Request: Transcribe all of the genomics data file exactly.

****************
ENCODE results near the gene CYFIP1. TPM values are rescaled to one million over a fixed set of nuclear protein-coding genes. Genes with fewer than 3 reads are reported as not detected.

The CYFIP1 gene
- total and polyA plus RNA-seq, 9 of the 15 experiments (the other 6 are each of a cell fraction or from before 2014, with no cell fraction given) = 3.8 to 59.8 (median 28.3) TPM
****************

ENCODE results near the gene CYFIP1. TPM values are rescaled to one million over a fixed set of nuclear protein-coding genes. Genes with fewer than 3 reads are reported as not detected.

The CYFIP1 gene
- total and polyA plus RNA-seq, 9 of the 15 experiments (the other 6 are each of a cell fraction or from before 2014, with no cell fraction given) = 3.8 to 59.8 (median 28.3) TPM